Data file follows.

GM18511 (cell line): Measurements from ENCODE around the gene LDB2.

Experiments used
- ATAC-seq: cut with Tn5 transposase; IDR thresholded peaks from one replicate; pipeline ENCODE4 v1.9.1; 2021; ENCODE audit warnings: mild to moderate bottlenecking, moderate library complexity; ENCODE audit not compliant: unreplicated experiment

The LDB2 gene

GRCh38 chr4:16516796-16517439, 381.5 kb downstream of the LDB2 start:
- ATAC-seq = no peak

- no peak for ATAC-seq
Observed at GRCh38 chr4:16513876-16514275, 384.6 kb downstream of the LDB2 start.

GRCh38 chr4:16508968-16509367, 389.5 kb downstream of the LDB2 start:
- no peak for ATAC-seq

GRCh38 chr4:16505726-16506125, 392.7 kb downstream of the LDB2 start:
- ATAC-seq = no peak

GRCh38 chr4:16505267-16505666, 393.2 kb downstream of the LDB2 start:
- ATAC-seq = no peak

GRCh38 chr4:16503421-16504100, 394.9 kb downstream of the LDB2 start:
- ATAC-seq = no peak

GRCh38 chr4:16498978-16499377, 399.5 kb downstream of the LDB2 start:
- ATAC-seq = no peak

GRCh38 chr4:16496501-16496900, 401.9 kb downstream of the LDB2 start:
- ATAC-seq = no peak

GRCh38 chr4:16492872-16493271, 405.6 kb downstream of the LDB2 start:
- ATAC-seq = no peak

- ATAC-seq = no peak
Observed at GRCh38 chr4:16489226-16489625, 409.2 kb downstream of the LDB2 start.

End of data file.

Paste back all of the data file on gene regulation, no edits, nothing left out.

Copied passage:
GM18511 (cell line): Measurements from ENCODE around the gene LDB2.

Experiments used
- ATAC-seq: cut with Tn5 transposase; IDR thresholded peaks from one replicate; pipeline ENCODE4 v1.9.1; 2021; ENCODE audit warnings: mild to moderate bottlenecking, moderate library complexity; ENCODE audit not compliant: unreplicated experiment

The LDB2 gene

GRCh38 chr4:16516796-16517439, 381.5 kb downstream of the LDB2 start:
- ATAC-seq = no peak

- no peak for ATAC-seq
Observed at GRCh38 chr4:16513876-16514275, 384.6 kb downstream of the LDB2 start.

GRCh38 chr4:16508968-16509367, 389.5 kb downstream of the LDB2 start:
- no peak for ATAC-seq

GRCh38 chr4:16505726-16506125, 392.7 kb downstream of the LDB2 start:
- ATAC-seq = no peak

GRCh38 chr4:16505267-16505666, 393.2 kb downstream of the LDB2 start:
- ATAC-seq = no peak

GRCh38 chr4:16503421-16504100, 394.9 kb downstream of the LDB2 start:
- ATAC-seq = no peak

GRCh38 chr4:16498978-16499377, 399.5 kb downstream of the LDB2 start:
- ATAC-seq = no peak

GRCh38 chr4:16496501-16496900, 401.9 kb downstream of the LDB2 start:
- ATAC-seq = no peak

GRCh38 chr4:16492872-16493271, 405.6 kb downstream of the LDB2 start:
- ATAC-seq = no peak

- ATAC-seq = no peak
Observed at GRCh38 chr4:16489226-16489625, 409.2 kb downstream of the LDB2 start.